Much fuss is currently being made of Dylan Thomas in this, the centenary year of his birth. At the heart of much of the celebration is Under Milk Wood, the Welsh poet’s famous radio play, which is itself exactly 60 years old. One excellent production has recently been touring the Midlands.
Each time I see or hear Thomas’s magical account of one spring day in the life of Llareggub, I think of the Black Country. The accents could hardly be further apart, I know, and the setting too, but there’s something about this little village of quirky and imperfect humanity, tightly-knit and self-observing, that reminds me.
I don’t have the time or the talent to re-direct Milk Wood to Lower Gornal or Lye, though I’d love to try. But as luck would have it, I don’t have to. The Black Country’s own version of Rev Eli Jenkins, minister and chronicler of LLareggub, did the job for me.
Back in the early 19th century the village of Rowley Regis was part of the parish of Clent. It was a curious combination, given the vast difference in terrain and occupation, but an accident of ancient history. The vicars of Clent kept themselves to the high road, and left a curate to look after the souls and the paperwork down in Rowley.
The curate for the first 40 years of the 19th Century was one George Barrs. Born in Caldecote in Warwickshire, Barrs came to the Black Country from Norfolk, marrying into the Haden family. Rev Barrs had none of Eli Jenkins’ generosity of spirit; he was in a permanent state of war with his ungodly and riotous flock, “scarcely in a state of common civilisation”.
The Rowley parishioners were no more enamoured of Barrs, frequently abusing him in the street with words or missiles. The curate seemed to have little time for their very real sufferings.
Yet the people of Rowley were not in position to dispense with their hard-hearted curate altogether. It was he who joined their hands at the altar, christened their offspring, and laid them to rest. And it was in that final act that George Barrs was able to take his revenge, for he had access to the parish register, and he could write, and they (on both scores) did not.
So when Rev Barrs committed their respective souls to the Lord, he also committed his opinions of them to paper, and annotated the parish records accordingly.
So, to begin at the beginning…
29 March 1801. Joseph Windsor. He lived like an infidel, but yet was for some years governor of the workhouse in this parish!
16 December 1804. Mary Stokes, widow. She was a woman of very discontented disposition, and a notorious passer of bad coin. At 10.00 o’clock on the evening of her death she was as well as usual, but at 11.00 death had reduced her body to a corpse, and her soul was ushered into an awful eternity.
George Barrs was especially pleased
when the sentiments of the Grim Reaper happened to coincide with his own. The fate
of Joseph Hackett, then, would have given the good curate particular satisfaction.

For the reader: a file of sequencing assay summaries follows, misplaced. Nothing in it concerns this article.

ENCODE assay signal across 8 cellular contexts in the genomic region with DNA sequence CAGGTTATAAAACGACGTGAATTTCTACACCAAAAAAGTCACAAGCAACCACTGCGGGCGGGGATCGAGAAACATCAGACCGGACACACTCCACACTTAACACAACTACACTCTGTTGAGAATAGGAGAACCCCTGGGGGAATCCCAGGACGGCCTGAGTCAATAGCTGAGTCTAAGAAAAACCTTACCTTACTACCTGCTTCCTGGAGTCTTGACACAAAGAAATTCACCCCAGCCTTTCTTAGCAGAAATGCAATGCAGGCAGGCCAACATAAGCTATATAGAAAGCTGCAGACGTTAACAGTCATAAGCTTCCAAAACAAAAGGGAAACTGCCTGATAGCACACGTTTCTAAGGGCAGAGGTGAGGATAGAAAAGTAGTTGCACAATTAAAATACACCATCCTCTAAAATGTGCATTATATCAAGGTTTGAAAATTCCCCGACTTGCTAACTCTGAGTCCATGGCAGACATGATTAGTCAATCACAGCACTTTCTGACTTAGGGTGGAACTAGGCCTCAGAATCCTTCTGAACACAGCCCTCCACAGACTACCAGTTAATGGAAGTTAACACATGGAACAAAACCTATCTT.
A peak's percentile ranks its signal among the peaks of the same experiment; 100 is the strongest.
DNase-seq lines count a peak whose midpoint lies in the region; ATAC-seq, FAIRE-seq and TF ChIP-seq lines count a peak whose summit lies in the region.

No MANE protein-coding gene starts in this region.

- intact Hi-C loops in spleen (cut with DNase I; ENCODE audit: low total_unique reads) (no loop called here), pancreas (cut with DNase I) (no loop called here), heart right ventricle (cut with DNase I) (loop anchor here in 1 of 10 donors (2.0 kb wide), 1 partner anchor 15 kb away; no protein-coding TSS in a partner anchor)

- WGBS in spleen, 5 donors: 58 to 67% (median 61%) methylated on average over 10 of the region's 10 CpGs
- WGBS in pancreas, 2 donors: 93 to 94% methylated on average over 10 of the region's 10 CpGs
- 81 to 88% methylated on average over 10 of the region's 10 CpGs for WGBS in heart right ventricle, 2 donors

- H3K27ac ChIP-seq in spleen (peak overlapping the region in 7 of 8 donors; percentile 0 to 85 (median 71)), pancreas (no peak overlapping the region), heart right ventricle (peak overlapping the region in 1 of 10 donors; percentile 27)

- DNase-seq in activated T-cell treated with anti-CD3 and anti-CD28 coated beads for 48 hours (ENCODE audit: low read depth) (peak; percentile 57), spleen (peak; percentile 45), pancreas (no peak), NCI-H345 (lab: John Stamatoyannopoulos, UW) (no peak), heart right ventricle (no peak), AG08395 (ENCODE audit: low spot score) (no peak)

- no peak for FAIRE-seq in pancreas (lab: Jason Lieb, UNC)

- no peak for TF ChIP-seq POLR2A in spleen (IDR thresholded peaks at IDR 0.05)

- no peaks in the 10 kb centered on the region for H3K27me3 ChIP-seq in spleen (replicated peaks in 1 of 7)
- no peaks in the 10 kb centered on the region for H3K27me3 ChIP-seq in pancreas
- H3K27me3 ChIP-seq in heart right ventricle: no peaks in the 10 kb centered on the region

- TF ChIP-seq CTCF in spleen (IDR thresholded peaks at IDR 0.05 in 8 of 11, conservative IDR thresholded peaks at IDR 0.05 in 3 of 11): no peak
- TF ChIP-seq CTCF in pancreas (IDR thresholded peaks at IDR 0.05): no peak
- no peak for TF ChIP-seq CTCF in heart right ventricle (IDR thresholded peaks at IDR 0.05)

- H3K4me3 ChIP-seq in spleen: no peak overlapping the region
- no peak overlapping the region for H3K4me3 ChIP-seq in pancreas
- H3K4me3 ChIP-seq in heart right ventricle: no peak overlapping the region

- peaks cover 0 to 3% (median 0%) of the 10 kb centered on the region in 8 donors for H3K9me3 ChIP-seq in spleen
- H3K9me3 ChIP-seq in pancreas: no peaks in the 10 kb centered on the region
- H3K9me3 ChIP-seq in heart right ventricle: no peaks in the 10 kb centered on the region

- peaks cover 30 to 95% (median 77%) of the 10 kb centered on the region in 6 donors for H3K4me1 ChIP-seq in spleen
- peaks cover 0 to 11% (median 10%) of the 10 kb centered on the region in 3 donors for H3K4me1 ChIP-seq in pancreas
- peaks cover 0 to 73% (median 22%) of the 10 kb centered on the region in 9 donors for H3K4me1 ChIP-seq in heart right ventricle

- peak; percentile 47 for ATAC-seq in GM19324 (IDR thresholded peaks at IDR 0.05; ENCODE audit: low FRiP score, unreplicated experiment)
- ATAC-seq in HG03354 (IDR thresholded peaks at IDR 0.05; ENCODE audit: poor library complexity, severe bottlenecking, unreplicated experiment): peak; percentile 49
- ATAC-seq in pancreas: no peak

29 December 1807. Joseph Hackett. He was a man who spent all the money he got in ale, except a very small portion with which he procured a little food, but ale was his chief support. Of course he was a drunkard in the most proper sense of the word. The evening before his death – 25 December – he left a public house in the lower side of this parish, where he had spent a great part of the day in a state of intoxication, uttering profane curses. He was found dead and cold early the next morning, at a very small distance from that house. Let every drunkard beware.
The chief bone of contention between the curate and his flock was the church building itself. Barrs had every intention to remove and replace this “cold, damp, ruinous, gloomy, dilapidated dungeon”, but the parishioners feared the rate rise which would inevitably follow.
On this delicate topic too, George Barrs let his parish register do the talking.
29 November 1807. John Gould, 74. He took cold in the damp, cold, miserable church of this parish, during divine service about three weeks ago, and attributed his death to that cause !
And for those who opposed the new building, Barrs had a salutary warning.
8 March 1812. Benjamin Timmins junior, 26. A bitter opposer of the intended new church, he was taken ill while in the very act of opposition at a public meeting in the church, and died raving mad in about a fortnight after.
And there they all are, the wayward, all-too-human folk who lived under Rowley Hills, epitaphed for all time by their unsympathetic curate. Enough certainly to fill a play for voices.
As for Rev Barrs himself, he passed from Rowley in 1840, brought down by asthma, just as the foundation-stone for his beloved new church was being laid. No doubt he felt that his health too had been undermined by that “dilapidated dungeon” in which he had served for so long.
But it would have to be someone else who annotated the burial register to that effect.